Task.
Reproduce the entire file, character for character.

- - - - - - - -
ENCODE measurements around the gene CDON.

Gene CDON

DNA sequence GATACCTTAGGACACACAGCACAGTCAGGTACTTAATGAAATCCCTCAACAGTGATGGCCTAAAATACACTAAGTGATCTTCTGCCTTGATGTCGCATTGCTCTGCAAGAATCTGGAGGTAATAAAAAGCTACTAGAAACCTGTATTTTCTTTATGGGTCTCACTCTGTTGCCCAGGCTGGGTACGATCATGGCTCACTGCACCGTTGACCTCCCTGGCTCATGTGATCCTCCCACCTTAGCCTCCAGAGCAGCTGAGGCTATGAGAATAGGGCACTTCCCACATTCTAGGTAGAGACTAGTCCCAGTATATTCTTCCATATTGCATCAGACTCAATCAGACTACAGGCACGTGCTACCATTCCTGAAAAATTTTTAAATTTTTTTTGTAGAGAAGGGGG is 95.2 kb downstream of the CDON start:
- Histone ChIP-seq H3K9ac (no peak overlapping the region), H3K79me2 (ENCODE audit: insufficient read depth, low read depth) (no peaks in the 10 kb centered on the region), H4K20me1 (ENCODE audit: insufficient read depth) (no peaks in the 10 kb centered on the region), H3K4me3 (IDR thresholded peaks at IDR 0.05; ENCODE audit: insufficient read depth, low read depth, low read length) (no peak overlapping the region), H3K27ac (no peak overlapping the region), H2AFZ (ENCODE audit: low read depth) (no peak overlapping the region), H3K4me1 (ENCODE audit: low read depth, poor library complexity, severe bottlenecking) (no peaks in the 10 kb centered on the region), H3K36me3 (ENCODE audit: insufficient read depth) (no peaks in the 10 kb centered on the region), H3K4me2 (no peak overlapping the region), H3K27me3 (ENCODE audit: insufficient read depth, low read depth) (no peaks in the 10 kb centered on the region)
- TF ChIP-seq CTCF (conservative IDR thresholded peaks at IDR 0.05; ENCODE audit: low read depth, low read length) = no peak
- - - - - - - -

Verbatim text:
ENCODE measurements around the gene CDON.

Gene CDON

DNA sequence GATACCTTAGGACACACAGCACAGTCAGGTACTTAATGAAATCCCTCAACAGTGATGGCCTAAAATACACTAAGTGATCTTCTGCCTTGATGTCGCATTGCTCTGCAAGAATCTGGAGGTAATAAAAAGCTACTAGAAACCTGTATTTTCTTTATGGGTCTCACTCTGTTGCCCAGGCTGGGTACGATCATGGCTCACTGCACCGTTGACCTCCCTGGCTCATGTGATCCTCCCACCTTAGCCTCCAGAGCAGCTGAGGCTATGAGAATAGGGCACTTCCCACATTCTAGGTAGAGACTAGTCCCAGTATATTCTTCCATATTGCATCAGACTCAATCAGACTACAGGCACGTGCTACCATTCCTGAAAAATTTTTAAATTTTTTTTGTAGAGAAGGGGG is 95.2 kb downstream of the CDON start:
- Histone ChIP-seq H3K9ac (no peak overlapping the region), H3K79me2 (ENCODE audit: insufficient read depth, low read depth) (no peaks in the 10 kb centered on the region), H4K20me1 (ENCODE audit: insufficient read depth) (no peaks in the 10 kb centered on the region), H3K4me3 (IDR thresholded peaks at IDR 0.05; ENCODE audit: insufficient read depth, low read depth, low read length) (no peak overlapping the region), H3K27ac (no peak overlapping the region), H2AFZ (ENCODE audit: low read depth) (no peak overlapping the region), H3K4me1 (ENCODE audit: low read depth, poor library complexity, severe bottlenecking) (no peaks in the 10 kb centered on the region), H3K36me3 (ENCODE audit: insufficient read depth) (no peaks in the 10 kb centered on the region), H3K4me2 (no peak overlapping the region), H3K27me3 (ENCODE audit: insufficient read depth, low read depth) (no peaks in the 10 kb centered on the region)
- TF ChIP-seq CTCF (conservative IDR thresholded peaks at IDR 0.05; ENCODE audit: low read depth, low read length) = no peak